Luciano 199847Prospective cohortDomestic, occupationalSelf-reportItalySingleton, full term, non-high-risk hospitalised pregnant women, no intercurrent illnesses3
MacMahon 196548Retrospective studyDomesticSelf-reportUSA May – June 1963Singleton, white, legitimate, livebirths4
Manious 199449Retrospective studyDomestic, occupationalSelf-reportNational Health Interview Survey in USA using multistage probability samplingAll women who gave birth within 6 years of interview and non-smokers during pregnancy6
Martin 198650Prospective cohortDomesticSelf-reportUSA Yale–New Haven Hospital May 1980 – Mar 1982First prenatal visit resulting in live singleton newborn, English speaking8
Martinez 199451Retrospective studyDomesticSelf-reportTUSCON Children’s Respiratory StudyNewborns <1 month post delivery5
Mathai 199052Retrospective cohortDomesticBiochemical, self-reportLiverpool, UK 1 centre Jan – Mar 1987White, European women resulting in singleton livebirth, locally delivered6
Mathai 199253Retrospective studyDomesticSelf-reportSouth India Teaching hospital Jan – May 1990Consecutive singleton livebirths, non-smoking women6
Matsubara 200054Prospective cohortAny exposureSelf-reportJapan 4 health centres in Nagoya April 1989 – March 1991Any women notified to be pregnant between dates, singleton pregnancy7
Mau 197455Prospective cohortDomesticSelf-reportGermany, 20 obstetric and paediatric clinicsPregnant women from the Pregnancy and Child Development study5
Nafstad 199856Case–controlAny exposureBiochemicalNorway 1 hospital 1995Single births >28 weeks’ gestation, no severe malformations, no intensive care after birth7
Nakamura 198857Retrospective studyDomestic, occupationalSelf-reportJapan Jul 1984 – Jun 1986Singleton livebirth6
Nakamura 200458Retrospective studyDomestic, occupationalSelf-reportBrazil 1 hospital 2001Randomly selected pregnant women, no ectopic or pathological pregnancy terminated before delivery4
Ogawa 199159Retrospective studyAny exposureSelf-reportJapan 146 private and public practices and hospital clinics June – Aug 1987Singleton live, full-term births without malformation6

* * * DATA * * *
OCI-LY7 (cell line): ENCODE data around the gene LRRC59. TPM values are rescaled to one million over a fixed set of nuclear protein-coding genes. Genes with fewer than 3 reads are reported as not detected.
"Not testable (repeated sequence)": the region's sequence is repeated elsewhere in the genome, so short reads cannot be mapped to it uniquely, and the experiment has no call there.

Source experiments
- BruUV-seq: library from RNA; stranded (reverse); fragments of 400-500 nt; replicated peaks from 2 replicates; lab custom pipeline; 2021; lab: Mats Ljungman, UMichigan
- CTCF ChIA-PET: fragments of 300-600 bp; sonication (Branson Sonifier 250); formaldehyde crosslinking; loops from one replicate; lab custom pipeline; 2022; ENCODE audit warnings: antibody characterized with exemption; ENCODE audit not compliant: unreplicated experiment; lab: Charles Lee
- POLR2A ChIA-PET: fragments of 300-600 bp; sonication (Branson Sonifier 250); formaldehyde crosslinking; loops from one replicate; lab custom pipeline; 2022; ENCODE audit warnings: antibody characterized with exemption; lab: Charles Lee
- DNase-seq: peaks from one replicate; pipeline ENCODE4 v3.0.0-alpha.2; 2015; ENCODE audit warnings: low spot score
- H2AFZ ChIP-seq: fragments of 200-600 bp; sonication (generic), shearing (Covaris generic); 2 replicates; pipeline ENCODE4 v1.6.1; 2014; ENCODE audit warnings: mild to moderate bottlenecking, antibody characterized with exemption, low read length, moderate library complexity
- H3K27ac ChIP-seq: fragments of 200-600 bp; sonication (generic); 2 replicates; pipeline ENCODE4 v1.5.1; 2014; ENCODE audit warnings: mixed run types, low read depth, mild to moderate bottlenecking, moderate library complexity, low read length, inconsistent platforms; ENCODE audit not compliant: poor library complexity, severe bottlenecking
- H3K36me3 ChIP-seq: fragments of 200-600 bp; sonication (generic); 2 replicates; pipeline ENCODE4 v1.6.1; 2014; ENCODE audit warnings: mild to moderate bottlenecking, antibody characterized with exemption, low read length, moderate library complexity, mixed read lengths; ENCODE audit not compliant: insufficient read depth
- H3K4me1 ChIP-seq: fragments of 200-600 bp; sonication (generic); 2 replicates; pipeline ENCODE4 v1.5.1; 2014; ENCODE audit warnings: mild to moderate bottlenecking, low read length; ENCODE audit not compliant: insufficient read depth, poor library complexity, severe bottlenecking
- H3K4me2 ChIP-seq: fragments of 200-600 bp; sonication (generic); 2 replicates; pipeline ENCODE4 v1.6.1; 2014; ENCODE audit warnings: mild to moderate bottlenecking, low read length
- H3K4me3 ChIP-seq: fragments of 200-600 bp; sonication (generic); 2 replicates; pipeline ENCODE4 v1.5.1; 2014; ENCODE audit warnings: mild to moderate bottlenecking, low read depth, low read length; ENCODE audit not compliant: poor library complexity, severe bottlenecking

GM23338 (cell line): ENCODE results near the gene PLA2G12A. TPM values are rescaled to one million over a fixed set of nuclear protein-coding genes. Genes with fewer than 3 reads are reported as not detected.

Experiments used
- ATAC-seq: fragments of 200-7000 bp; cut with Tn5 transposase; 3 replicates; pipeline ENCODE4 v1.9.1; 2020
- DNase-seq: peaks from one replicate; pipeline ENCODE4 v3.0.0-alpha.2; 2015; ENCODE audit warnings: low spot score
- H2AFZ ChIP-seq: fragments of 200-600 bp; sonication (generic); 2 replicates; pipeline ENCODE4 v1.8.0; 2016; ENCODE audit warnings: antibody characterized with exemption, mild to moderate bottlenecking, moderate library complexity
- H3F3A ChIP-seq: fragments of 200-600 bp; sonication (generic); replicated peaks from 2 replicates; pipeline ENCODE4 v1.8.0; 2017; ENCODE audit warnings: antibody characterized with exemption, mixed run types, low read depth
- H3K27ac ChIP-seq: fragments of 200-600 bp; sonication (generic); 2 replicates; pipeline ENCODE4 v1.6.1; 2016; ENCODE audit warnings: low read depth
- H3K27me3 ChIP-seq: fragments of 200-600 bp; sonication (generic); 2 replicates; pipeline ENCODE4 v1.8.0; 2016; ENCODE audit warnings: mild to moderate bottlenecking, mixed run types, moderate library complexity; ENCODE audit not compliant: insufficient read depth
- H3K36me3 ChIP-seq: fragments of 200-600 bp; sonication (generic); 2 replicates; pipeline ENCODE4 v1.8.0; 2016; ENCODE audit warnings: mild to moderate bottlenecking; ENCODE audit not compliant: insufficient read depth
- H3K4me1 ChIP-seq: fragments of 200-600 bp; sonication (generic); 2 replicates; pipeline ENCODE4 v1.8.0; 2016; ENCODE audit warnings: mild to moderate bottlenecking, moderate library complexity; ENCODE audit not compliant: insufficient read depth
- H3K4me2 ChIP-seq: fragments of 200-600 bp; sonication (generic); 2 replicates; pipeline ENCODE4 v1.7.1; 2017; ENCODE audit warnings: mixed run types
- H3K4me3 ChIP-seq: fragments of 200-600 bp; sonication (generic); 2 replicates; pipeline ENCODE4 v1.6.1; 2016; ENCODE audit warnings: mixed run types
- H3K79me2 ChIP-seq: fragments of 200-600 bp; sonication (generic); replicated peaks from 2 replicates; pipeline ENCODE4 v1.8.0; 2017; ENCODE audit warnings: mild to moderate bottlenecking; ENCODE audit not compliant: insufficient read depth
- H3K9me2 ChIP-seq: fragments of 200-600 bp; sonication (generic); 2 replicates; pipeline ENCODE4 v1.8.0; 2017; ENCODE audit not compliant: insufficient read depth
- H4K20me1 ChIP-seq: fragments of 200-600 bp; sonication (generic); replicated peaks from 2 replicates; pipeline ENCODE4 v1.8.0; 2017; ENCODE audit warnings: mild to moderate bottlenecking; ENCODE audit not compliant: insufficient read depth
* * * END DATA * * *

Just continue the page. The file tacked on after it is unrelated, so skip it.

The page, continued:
Pan 199260Prospective cohortDomestic, occupationalSelf-reportChina July 1989 to May 1990Non-smoking pregnant women5
Peacock 199861Prospective cohortAny exposureBiochemical, self-reportUK 1 hospital Aug 1982 – Mar 1984Consecutive series of women booking for antenatal care, white, English speaking, ⩾15 years old7
Perera 200462Prospective cohortDomesticBiochemical, self-reportUSA 4 areasNon-smoking women, 18–35 years, African, American or Dominican ⩾1 year residence8
Rashid 200363Retrospective studyDomesticSelf-reportSaudi Arabia 1 hospital Jan – Dec 2001Singleton livebirths, non-smoking mother5
Rebagliato 199564Prospective cohortAny exposureBiochemical, self-reportSpain 1 hospital Sept 1989 to Sept 1991Consecutive sample, >24 weeks’ gestation, singleton livebirth, non-smoking women9
Roquer 199565Retrospective studyDomestic, occupationalSelf-reportSpain 1 hospitalMother selected during labour, singleton birth, no comorbid conditions2
Sadler 199966Prospective cohortDomestic, occupationalSelf-reportUSA 1988–92Singleton birth, non-smoking mothers, English speaking, no diabetes8
Saito 199167Retrospective studyDomesticSelf-reportTokyo JapanSingleton pregnanciesN/E
Schwartzbickenbach 198768Retrospective studyDomesticSelf-reportWest Berlin, Germany 3 hospitalsSelected sample of postnatal women2
Steyn 200669Prospective cohortDomesticSelf-reportJohannesburg and Soweto 1990Singleton livebirths6
Ward 200770Retrospective studyDomesticSelf-reportUK 2000–2Singletons from the Millennium Birth Cohort6
Windham 199911Retrospective studyDomestic, occupationalSelf-reportUSA 1986–7Singleton livebirths6
Windham 200071Prospective cohortDomestic, occupationalSelf-reportUSA 1990–1>18 years old, ⩽12 week gestation, English/ Spanish speaking, singleton livebirth8
Wu 200772Prospective cohortDomesticSelf-reportChina 1996 to 2000Full-time working, newly married, age 20–34 years, permission to conceive7
Wu 200773Prospective cohortDomestic, occupationalSelf-reportTaiwan 3 central hospitalsSingleton livebirth6
Zhang 199374Retrospective studyDomesticSelf-reportChina 29 hospitals Oct 1986 to Sept 1987⩾37 weeks’ gestation, singleton birth, non-smoking mother6
  • N/E, could not assess methodological quality of paper due to its translation.

  • ETS, environmental tobacco smoke; SGA, small for gestational age.